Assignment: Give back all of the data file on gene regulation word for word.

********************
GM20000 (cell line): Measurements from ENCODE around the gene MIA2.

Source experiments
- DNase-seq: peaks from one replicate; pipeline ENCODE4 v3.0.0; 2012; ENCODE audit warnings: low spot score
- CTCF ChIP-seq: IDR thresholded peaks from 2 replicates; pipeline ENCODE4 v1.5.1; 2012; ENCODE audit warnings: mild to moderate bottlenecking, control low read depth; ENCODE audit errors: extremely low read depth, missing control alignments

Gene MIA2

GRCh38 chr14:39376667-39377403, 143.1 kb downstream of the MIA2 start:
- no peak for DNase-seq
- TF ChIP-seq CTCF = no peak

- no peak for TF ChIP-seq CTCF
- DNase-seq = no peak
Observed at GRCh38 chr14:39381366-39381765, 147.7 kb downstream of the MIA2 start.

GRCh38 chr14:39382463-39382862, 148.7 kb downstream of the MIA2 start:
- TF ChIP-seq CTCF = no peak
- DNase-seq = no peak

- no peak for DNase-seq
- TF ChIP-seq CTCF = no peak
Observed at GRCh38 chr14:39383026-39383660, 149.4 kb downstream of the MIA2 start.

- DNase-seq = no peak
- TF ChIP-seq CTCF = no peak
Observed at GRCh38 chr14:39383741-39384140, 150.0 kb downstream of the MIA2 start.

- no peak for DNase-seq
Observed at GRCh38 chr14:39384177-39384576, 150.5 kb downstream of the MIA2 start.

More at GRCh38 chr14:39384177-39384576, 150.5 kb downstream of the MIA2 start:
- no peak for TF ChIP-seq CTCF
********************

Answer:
GM20000 (cell line): Measurements from ENCODE around the gene MIA2.

Source experiments
- DNase-seq: peaks from one replicate; pipeline ENCODE4 v3.0.0; 2012; ENCODE audit warnings: low spot score
- CTCF ChIP-seq: IDR thresholded peaks from 2 replicates; pipeline ENCODE4 v1.5.1; 2012; ENCODE audit warnings: mild to moderate bottlenecking, control low read depth; ENCODE audit errors: extremely low read depth, missing control alignments

Gene MIA2

GRCh38 chr14:39376667-39377403, 143.1 kb downstream of the MIA2 start:
- no peak for DNase-seq
- TF ChIP-seq CTCF = no peak

- no peak for TF ChIP-seq CTCF
- DNase-seq = no peak
Observed at GRCh38 chr14:39381366-39381765, 147.7 kb downstream of the MIA2 start.

GRCh38 chr14:39382463-39382862, 148.7 kb downstream of the MIA2 start:
- TF ChIP-seq CTCF = no peak
- DNase-seq = no peak

- no peak for DNase-seq
- TF ChIP-seq CTCF = no peak
Observed at GRCh38 chr14:39383026-39383660, 149.4 kb downstream of the MIA2 start.

- DNase-seq = no peak
- TF ChIP-seq CTCF = no peak
Observed at GRCh38 chr14:39383741-39384140, 150.0 kb downstream of the MIA2 start.

- no peak for DNase-seq
Observed at GRCh38 chr14:39384177-39384576, 150.5 kb downstream of the MIA2 start.

More at GRCh38 chr14:39384177-39384576, 150.5 kb downstream of the MIA2 start:
- no peak for TF ChIP-seq CTCF